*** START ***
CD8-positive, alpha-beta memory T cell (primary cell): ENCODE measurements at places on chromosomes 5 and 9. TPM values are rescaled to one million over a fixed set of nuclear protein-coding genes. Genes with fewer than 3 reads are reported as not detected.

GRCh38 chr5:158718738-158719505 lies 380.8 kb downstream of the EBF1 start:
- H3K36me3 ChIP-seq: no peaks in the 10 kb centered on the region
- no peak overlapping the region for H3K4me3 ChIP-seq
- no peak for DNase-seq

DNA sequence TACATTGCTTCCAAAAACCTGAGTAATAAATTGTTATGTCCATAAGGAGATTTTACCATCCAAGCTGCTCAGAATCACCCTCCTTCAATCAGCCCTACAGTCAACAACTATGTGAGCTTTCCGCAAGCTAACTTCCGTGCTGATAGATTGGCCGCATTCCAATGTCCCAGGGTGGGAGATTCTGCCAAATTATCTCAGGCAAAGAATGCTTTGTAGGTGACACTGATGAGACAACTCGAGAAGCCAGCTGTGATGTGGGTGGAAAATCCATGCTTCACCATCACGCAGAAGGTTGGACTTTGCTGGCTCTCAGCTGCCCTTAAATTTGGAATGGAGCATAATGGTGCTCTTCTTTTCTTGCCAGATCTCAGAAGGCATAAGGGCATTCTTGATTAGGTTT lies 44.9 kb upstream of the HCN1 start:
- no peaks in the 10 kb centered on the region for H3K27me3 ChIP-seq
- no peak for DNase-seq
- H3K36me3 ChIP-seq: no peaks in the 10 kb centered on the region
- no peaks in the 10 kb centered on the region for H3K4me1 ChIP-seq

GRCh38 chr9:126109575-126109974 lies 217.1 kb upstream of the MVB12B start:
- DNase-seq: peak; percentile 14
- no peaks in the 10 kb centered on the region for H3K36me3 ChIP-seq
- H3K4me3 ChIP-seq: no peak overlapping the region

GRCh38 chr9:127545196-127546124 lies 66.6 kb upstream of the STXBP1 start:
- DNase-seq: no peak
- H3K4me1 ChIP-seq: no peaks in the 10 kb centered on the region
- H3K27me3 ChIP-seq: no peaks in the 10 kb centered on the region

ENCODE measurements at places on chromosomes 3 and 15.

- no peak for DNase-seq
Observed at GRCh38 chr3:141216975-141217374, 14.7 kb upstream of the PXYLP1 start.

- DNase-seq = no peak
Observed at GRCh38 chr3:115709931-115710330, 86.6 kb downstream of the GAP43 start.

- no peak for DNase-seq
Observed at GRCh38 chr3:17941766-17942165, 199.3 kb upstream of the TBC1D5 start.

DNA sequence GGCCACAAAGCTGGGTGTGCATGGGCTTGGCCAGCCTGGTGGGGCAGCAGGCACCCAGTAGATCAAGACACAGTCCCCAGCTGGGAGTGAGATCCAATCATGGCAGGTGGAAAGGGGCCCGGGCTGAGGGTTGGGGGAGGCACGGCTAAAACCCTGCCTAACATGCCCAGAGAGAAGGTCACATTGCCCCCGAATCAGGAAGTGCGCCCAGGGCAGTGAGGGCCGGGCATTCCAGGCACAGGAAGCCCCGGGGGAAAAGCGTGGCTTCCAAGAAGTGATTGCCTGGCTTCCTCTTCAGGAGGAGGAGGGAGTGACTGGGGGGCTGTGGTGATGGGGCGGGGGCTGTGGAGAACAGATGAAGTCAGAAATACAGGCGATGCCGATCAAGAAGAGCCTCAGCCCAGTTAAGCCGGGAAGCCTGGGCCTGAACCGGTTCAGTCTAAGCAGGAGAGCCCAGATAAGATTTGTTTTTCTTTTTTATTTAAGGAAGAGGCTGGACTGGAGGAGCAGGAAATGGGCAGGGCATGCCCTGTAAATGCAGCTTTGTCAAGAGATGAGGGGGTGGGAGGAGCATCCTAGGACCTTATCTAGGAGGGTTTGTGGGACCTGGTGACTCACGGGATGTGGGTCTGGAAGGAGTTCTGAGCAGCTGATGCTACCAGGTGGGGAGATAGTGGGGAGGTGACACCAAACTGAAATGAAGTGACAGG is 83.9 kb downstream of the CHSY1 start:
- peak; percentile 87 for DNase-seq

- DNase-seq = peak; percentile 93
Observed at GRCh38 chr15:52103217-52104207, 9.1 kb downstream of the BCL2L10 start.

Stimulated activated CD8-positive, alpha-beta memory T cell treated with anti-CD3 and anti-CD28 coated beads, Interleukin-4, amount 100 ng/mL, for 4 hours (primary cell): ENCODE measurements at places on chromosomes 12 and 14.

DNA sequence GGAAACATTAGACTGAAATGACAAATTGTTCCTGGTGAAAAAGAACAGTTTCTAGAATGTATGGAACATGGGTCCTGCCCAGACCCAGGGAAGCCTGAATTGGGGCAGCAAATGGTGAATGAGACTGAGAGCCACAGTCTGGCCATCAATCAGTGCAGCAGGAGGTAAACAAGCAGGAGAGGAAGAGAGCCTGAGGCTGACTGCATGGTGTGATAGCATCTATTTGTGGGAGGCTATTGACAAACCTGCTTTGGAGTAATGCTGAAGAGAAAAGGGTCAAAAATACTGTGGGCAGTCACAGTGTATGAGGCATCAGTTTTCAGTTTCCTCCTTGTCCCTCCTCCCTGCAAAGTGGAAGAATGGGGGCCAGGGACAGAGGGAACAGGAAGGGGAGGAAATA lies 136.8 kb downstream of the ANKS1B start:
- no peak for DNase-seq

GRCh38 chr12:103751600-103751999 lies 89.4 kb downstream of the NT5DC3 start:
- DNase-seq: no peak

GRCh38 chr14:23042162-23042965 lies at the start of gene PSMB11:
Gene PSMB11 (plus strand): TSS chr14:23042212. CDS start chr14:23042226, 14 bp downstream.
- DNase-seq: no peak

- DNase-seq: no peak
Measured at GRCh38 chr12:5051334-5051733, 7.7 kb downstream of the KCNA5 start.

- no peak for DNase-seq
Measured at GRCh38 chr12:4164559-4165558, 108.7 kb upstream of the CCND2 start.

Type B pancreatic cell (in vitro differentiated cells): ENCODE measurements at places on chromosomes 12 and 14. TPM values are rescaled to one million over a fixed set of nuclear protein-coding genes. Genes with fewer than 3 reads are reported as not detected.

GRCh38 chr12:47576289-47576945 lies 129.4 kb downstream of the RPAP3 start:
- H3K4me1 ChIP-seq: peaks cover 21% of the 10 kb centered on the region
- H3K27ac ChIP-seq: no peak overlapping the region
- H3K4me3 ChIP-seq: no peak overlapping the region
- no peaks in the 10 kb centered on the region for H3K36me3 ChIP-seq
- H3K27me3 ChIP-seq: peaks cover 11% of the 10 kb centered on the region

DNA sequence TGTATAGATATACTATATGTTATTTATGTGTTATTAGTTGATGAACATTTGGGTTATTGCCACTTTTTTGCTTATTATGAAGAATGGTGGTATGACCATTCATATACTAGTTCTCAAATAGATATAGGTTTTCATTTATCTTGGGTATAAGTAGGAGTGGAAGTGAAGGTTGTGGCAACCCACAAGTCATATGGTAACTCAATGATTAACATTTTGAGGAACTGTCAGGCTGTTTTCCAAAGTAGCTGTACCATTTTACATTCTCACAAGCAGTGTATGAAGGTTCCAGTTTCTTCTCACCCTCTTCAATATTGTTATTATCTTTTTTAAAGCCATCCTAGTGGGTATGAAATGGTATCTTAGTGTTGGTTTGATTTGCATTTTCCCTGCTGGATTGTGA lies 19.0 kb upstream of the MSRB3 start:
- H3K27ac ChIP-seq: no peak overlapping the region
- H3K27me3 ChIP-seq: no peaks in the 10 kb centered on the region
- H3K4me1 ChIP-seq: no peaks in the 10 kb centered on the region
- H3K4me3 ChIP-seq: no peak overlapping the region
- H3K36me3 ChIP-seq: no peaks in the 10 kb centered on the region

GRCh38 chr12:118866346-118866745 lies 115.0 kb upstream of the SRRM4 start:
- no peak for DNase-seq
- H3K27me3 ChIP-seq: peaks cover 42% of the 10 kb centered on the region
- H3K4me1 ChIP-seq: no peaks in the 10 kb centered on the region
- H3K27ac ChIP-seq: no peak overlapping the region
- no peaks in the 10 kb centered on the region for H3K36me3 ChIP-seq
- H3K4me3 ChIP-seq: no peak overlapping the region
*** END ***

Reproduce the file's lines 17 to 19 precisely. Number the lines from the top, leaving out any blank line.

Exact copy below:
- H3K4me1 ChIP-seq: no peaks in the 10 kb centered on the region
- H3K27me3 ChIP-seq: no peaks in the 10 kb centered on the region

ENCODE measurements at places on chromosomes 3 and 15.